Here is poverty, to which that of many among our working classes is affluence; and it is hopeless, for no idea is held out of advancement or change. Yet, if ever poverty appeared on earth, serene, contented, lofty, beneficent, graceful—it is here. Here we see men in the very spring-time of life, so far from being made—as we are told men must be made—restless and envious and discontented by instruction, taking indigence and obscurity to their hearts for life; raised above their poor neighbours in education, only that they may become the servants of all, and may train the lowliest children in a sense of the dignity of man, and the beauty of creation, in the love of God and of virtue.
I confess myself almost hopeless of the transplantation of such sentiments hither. Religion is made the theme of the fiercest and most implacable contention; mixed up with newspaper squabbles and with legal discussions; her bright and holy garments are seized and soiled by every angry and ambitious hand.
We conclude our extracts with the following recommendation of normal schools, an institution which our ministry is all but pledged to naturalize here, and must not be suffered to rest until the pledge is redeemed:
Time and experience have, it is to be supposed, nearly removed the illusion of “mutual instruction” as a substitute for the instruction communicated by a mature to an immature mind:—as an auxiliary in certain mechanical details, no one disputes its utility. Observation long ago convinced me of the entire truth of the maxim laid down by the Prussian government, and approved by M. Cousin, that “As is the master, so is the school!”9 —A system of education is nothing without an unfailing supply of competent masters. It is the fashion to apply the “free trade” maxims to everything. Reasons enough present themselves why such maxims are wholly inapplicable to this matter. It may, once for all, safely be denied, that the public can be judges of the quality of teachers, as they are of bread or of shoes. To this the hundreds of children in the middle classes, whose whole childhood is consumed in experimental wanderings from school to school, and the thousands and ten thousands of the lower, whose parents know little more than the fact that they pass a certain number of hours daily in a given room, can bear witness. The evil is an irreparable one. Not only is the portion of time consumed in a bad or imperfect school irrevocably gone; bad habits of all kinds are acquired, which no future education can entirely eradicate. The candid and rational among the less educated classes are glad to be aided by the friendly judgment of their more instructed neighbours on this point; and would, I doubt not, readily admit the advantage of having some better security than their own opinion, or rather conjecture, for the competency of the instructors of their children.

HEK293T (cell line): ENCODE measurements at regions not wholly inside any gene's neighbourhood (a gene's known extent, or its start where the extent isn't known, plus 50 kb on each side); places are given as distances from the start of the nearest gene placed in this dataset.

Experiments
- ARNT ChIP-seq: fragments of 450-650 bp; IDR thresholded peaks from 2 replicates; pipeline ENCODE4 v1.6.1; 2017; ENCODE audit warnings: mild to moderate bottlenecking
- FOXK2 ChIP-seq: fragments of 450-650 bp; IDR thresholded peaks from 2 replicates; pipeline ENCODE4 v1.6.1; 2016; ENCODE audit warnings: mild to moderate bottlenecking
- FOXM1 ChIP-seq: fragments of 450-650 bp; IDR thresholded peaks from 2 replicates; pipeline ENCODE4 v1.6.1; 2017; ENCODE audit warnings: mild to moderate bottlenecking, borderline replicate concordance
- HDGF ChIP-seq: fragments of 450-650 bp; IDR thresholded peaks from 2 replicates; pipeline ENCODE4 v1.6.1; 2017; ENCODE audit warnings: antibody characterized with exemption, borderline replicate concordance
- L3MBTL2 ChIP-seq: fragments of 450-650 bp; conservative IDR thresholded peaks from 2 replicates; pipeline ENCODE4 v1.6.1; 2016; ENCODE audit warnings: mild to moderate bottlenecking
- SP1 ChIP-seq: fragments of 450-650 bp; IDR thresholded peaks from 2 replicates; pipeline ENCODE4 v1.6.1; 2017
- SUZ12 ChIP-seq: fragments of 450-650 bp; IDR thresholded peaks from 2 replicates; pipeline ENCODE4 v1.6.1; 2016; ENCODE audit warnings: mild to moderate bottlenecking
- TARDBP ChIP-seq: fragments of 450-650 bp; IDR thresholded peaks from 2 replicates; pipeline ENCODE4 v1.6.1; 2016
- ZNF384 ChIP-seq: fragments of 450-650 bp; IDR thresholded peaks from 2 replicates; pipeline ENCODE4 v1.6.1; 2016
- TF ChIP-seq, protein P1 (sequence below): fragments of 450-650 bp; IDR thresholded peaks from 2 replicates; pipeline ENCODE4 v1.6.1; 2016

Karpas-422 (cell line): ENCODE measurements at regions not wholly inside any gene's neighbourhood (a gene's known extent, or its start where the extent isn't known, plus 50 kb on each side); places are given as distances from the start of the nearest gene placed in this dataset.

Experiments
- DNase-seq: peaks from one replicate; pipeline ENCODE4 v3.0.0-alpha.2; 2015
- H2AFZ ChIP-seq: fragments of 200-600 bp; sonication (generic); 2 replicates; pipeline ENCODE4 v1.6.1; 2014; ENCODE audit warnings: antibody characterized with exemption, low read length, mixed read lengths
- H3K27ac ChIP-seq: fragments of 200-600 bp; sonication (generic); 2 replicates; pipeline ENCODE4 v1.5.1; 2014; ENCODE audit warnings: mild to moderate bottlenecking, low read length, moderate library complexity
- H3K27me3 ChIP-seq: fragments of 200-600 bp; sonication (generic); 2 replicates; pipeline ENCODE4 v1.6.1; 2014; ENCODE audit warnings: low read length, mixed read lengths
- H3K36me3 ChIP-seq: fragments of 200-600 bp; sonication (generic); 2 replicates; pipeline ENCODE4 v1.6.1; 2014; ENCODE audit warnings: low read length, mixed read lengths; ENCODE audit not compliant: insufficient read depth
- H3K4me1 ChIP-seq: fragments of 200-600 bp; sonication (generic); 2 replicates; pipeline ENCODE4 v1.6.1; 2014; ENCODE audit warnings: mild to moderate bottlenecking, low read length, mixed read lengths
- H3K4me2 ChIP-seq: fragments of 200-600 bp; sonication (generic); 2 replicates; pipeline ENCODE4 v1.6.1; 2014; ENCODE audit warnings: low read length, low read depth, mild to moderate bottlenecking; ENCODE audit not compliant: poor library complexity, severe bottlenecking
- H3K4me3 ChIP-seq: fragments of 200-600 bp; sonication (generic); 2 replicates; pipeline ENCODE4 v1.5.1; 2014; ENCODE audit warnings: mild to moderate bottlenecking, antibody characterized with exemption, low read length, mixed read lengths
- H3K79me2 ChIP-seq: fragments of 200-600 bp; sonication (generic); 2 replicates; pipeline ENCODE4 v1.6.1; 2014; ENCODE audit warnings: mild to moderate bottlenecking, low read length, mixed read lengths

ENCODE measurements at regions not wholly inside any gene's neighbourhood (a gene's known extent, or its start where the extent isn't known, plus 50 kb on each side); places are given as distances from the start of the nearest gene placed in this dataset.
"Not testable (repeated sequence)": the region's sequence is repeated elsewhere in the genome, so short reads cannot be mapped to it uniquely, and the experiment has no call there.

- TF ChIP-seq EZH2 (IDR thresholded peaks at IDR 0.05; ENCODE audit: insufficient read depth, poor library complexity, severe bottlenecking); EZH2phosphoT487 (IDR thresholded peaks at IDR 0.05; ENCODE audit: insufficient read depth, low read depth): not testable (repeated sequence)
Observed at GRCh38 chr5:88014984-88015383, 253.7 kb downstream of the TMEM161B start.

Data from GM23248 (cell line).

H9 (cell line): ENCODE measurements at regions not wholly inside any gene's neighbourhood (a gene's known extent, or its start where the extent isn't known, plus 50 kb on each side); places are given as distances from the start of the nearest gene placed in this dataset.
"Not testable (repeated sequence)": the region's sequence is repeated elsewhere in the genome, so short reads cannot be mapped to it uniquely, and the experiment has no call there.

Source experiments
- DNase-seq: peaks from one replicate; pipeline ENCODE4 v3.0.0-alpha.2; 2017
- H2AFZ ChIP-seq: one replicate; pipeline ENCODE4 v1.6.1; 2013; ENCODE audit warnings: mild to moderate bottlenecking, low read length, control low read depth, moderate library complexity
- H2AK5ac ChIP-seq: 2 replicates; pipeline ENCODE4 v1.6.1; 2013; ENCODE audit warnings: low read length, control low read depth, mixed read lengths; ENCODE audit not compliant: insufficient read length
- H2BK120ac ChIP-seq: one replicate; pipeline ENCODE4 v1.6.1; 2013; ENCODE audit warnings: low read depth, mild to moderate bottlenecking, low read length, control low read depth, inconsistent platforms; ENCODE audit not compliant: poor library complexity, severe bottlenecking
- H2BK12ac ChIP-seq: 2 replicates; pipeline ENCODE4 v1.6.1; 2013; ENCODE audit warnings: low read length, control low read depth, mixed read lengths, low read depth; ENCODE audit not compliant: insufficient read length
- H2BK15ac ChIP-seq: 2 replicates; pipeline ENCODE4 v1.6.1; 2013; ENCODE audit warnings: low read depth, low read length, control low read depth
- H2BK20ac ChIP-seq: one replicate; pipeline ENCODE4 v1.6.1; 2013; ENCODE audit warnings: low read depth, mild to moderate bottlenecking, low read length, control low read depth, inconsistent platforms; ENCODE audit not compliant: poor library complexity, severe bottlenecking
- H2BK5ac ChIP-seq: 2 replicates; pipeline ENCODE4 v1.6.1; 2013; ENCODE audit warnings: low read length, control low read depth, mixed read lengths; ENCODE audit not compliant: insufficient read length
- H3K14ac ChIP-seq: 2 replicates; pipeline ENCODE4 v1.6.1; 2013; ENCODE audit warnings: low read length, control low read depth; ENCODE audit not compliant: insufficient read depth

In every country where primary instruction has been carried to any height, the necessity of establishments of this kind has been felt.